You’ve seen them at the zoo lounging around in trees, and you’ve probably cooed at least a little over their cute faces but sloths are full of surprises. Read on to learn a few things you might not know about one of the slowest mammals around.
photo: miranda via flickr
The scientific name for a two-toed sloth is Choloepus didactylus (nope, not “Slowy Jones”). There are two species of two-toed sloths: C. didactylus and C. hoffmanni. Both are native to Central and South American tropical rainforests.
1. Sloths really are slow. So slow, in fact, that in the humidity of their native climate an algae actually grows on their fur. This gives them a greenish hue, which acts as camouflage.
2. Sloths, moths and algae have a beneficial relationship: The pyralid moth is a species of moth that lives in the sloth’s fleece. There is also an algae species that grows in the grooved hair of the sloth. Scientists believe that the moth transports nutrient-rich waste from the sloth’s poop to fertilize the algae. In other words, the moths are algae farmers on the sloth’s back. And guess what else? The algae is a key source of food for the sloth!
3. Sloths have 10 upper teeth and 8 lower teeth.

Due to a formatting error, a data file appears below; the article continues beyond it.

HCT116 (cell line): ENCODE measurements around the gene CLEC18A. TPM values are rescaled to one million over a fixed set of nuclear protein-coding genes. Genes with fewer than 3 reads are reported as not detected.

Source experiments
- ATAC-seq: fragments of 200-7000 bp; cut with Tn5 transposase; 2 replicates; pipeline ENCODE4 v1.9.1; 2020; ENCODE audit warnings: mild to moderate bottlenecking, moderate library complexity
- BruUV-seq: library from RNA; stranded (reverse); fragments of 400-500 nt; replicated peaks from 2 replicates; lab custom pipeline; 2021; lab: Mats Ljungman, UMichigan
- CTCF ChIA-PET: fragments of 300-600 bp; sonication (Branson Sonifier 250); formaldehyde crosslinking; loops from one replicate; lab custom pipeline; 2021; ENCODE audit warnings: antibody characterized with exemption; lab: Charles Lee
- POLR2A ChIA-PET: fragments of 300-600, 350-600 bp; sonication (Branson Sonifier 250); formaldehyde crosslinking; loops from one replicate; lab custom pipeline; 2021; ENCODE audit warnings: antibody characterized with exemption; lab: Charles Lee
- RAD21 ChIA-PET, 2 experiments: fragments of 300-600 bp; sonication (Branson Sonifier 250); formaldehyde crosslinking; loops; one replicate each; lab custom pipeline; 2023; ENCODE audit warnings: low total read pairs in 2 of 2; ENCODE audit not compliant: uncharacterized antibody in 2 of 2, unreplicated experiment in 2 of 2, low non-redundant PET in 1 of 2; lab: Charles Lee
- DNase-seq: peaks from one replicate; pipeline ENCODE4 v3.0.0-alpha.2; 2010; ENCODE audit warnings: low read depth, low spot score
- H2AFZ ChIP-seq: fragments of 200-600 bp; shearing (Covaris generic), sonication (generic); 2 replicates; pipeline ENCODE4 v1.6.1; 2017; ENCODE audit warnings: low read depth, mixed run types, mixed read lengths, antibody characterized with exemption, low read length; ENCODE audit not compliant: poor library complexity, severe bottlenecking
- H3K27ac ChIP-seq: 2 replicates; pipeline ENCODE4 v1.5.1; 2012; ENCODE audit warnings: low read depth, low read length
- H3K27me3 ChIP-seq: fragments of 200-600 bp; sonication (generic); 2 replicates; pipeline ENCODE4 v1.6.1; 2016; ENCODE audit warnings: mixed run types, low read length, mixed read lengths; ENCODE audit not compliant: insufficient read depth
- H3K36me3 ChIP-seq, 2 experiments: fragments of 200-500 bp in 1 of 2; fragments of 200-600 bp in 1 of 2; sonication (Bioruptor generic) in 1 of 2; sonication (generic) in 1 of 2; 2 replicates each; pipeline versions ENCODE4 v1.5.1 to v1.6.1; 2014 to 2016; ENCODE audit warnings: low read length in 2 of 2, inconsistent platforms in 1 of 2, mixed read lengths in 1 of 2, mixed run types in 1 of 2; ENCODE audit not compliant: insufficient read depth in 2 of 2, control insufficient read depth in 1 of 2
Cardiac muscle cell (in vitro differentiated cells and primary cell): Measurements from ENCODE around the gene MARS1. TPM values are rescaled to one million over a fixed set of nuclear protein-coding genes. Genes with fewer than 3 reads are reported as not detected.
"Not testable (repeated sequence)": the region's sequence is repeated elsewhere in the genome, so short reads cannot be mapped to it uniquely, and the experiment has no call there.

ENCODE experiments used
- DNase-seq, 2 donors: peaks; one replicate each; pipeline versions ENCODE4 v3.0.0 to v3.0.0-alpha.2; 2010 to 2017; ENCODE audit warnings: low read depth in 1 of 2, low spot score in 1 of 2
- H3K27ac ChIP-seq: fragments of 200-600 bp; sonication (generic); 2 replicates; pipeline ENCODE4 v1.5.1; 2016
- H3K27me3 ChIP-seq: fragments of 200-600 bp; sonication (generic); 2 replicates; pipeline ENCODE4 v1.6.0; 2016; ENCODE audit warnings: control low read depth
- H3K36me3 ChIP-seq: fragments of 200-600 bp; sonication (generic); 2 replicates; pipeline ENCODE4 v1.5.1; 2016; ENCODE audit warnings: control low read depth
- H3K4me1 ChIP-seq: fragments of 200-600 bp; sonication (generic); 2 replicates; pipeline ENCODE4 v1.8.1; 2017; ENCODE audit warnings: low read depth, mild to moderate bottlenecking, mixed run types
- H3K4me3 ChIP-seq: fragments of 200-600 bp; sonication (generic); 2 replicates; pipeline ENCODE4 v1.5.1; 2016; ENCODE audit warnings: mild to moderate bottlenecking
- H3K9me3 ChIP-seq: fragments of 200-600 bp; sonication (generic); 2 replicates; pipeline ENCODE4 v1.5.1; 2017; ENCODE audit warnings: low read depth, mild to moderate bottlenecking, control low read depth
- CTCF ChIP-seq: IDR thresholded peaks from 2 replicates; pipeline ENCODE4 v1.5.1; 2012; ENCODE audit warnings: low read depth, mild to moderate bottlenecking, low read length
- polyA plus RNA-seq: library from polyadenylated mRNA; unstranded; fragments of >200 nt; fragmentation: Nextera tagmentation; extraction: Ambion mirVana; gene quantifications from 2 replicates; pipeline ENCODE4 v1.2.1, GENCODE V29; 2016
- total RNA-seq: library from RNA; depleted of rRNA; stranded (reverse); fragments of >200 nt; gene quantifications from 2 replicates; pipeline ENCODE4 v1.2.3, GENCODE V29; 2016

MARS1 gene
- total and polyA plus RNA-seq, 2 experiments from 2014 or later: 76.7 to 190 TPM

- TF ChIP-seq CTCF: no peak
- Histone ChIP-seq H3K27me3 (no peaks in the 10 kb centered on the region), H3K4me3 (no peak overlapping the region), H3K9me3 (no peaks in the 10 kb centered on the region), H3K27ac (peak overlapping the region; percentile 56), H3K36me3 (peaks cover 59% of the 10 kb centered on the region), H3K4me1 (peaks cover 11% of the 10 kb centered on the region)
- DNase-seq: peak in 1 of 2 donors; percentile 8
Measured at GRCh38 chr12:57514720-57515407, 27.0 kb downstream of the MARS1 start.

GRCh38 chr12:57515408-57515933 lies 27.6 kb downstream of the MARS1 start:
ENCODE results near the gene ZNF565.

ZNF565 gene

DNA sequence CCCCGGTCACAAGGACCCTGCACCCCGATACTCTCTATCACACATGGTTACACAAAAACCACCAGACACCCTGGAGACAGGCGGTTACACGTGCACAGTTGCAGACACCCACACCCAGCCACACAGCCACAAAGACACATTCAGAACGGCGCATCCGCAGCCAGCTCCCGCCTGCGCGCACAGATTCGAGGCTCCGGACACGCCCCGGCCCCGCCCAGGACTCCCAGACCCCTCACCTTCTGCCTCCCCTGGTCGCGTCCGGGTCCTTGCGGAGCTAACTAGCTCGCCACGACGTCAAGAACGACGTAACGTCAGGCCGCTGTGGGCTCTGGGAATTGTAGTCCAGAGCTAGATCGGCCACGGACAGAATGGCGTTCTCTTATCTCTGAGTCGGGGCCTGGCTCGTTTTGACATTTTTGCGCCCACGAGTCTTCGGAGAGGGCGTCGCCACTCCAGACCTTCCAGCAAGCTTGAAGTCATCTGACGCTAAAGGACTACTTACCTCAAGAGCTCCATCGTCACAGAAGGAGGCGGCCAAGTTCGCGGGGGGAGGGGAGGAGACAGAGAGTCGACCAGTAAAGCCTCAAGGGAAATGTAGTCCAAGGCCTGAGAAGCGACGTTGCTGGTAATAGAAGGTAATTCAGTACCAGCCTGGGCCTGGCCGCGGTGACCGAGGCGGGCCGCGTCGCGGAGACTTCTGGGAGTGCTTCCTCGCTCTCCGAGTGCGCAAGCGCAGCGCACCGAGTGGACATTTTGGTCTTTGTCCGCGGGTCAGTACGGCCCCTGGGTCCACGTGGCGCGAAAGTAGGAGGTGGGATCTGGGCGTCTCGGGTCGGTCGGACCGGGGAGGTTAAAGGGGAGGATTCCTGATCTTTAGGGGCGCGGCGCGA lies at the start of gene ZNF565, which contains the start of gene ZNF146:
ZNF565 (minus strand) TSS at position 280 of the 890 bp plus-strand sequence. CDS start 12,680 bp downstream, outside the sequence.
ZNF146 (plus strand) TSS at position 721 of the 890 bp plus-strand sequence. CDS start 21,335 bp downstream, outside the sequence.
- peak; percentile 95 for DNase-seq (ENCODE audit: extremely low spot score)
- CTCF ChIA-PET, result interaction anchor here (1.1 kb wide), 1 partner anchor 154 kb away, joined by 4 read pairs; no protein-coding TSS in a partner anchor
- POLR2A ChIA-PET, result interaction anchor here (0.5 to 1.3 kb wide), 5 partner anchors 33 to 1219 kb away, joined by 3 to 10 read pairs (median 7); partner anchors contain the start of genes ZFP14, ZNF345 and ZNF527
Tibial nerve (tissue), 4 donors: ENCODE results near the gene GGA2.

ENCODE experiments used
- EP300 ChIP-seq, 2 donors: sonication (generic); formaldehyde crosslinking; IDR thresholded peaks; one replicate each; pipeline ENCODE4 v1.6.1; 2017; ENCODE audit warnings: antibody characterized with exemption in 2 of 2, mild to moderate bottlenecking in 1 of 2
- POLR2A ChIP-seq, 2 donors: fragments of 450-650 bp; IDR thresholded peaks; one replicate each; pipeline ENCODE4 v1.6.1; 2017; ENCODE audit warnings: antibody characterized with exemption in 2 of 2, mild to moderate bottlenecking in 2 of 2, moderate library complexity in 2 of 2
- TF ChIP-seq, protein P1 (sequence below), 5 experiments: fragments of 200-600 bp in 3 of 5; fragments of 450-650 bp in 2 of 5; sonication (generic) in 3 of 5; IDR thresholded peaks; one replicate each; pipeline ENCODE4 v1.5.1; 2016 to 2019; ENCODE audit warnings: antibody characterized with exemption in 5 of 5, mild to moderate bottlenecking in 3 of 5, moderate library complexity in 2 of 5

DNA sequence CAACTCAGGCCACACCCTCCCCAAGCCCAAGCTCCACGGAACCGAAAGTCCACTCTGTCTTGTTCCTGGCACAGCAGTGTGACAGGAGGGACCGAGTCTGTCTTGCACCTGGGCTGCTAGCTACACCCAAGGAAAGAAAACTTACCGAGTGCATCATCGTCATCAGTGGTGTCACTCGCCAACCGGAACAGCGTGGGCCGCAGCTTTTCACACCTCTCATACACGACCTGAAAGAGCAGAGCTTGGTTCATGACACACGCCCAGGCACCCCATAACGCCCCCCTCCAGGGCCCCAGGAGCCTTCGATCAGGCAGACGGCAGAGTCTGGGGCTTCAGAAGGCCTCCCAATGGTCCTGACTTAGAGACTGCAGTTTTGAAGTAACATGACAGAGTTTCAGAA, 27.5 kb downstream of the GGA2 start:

4. They can weigh between 8-17 pounds and grow to be between 21–29 inches in length.
5. Two-toed sloths can live up to 20 years in the wild and 30-40 years in captivity!
6. Sloths cannot shiver to stay warm, and so have difficulty maintaining their body temperature on rainy days.
7. Sloths see better at night than in the day and they have very poor hearing. They rely on their sense of smell to locate food and other sloths.
8. Sloths come down from their canopy about once a week to pee and poo unless there is a danger or predator. If that’s the case they do it from the trees!
9. They are good swimmers, especially the backstroke.
10. While they are very quiet in general, if scared they will hiss or moan.
11. Sloths eat leaves, twigs, berries, fruits and the occasional insect or small animal.
12. Females sloths are pregnant for six months.
13. Sloths usually mate and give birth while hanging in trees. Mothers will birth their babies either on the ground upside down in a hanging position. After it is born the infant grabs onto the mother’s fur and makes its way to her chest to nurse.
14. Sloth mother’s milk is higher in fat (6.9 %) and protein (61%) than cow’s milk.
There are also four species of three-toed sloths including Bradypodidae pygmaeus, a pygmy species. The other three are B. torquatus, which has a mane; B. tridactylus also known as the pale-throated, three-toed sloth; and B. variegatus, the brown throated, three-toed sloth. They share many characteristics with their two-toed cousins, but a few things are different.
1. Three-toed sloths are better swimmers than their two-toed relatives.
2. They change trees up to four times a day.
3. The are diurnal, meaning they are awake either day or night. Two-toed sloths are nocturnal.
Want to learn more about these amazing animals and how you can help protect their habitat? Visit the WWF’s sloth page.
Do you have a cool sloth fact or story? Share it with us in the comments below.
Extra thanks to the Education Department at the San Francisco Zoo for sharing their sloth facts.